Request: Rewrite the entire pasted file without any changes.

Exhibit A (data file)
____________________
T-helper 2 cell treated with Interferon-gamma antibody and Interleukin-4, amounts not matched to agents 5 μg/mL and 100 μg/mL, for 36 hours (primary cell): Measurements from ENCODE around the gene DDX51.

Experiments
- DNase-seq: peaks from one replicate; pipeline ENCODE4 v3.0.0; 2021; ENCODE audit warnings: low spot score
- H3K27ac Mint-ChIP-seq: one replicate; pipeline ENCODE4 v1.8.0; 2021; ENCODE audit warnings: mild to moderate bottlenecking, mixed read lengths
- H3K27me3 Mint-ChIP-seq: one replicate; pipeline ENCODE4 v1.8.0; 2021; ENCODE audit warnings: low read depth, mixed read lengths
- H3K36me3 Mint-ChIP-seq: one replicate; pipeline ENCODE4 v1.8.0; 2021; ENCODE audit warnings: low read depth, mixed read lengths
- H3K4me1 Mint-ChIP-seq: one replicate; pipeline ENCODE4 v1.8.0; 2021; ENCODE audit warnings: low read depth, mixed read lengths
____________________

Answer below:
T-helper 2 cell treated with Interferon-gamma antibody and Interleukin-4, amounts not matched to agents 5 μg/mL and 100 μg/mL, for 36 hours (primary cell): Measurements from ENCODE around the gene DDX51.

Experiments
- DNase-seq: peaks from one replicate; pipeline ENCODE4 v3.0.0; 2021; ENCODE audit warnings: low spot score
- H3K27ac Mint-ChIP-seq: one replicate; pipeline ENCODE4 v1.8.0; 2021; ENCODE audit warnings: mild to moderate bottlenecking, mixed read lengths
- H3K27me3 Mint-ChIP-seq: one replicate; pipeline ENCODE4 v1.8.0; 2021; ENCODE audit warnings: low read depth, mixed read lengths
- H3K36me3 Mint-ChIP-seq: one replicate; pipeline ENCODE4 v1.8.0; 2021; ENCODE audit warnings: low read depth, mixed read lengths
- H3K4me1 Mint-ChIP-seq: one replicate; pipeline ENCODE4 v1.8.0; 2021; ENCODE audit warnings: low read depth, mixed read lengths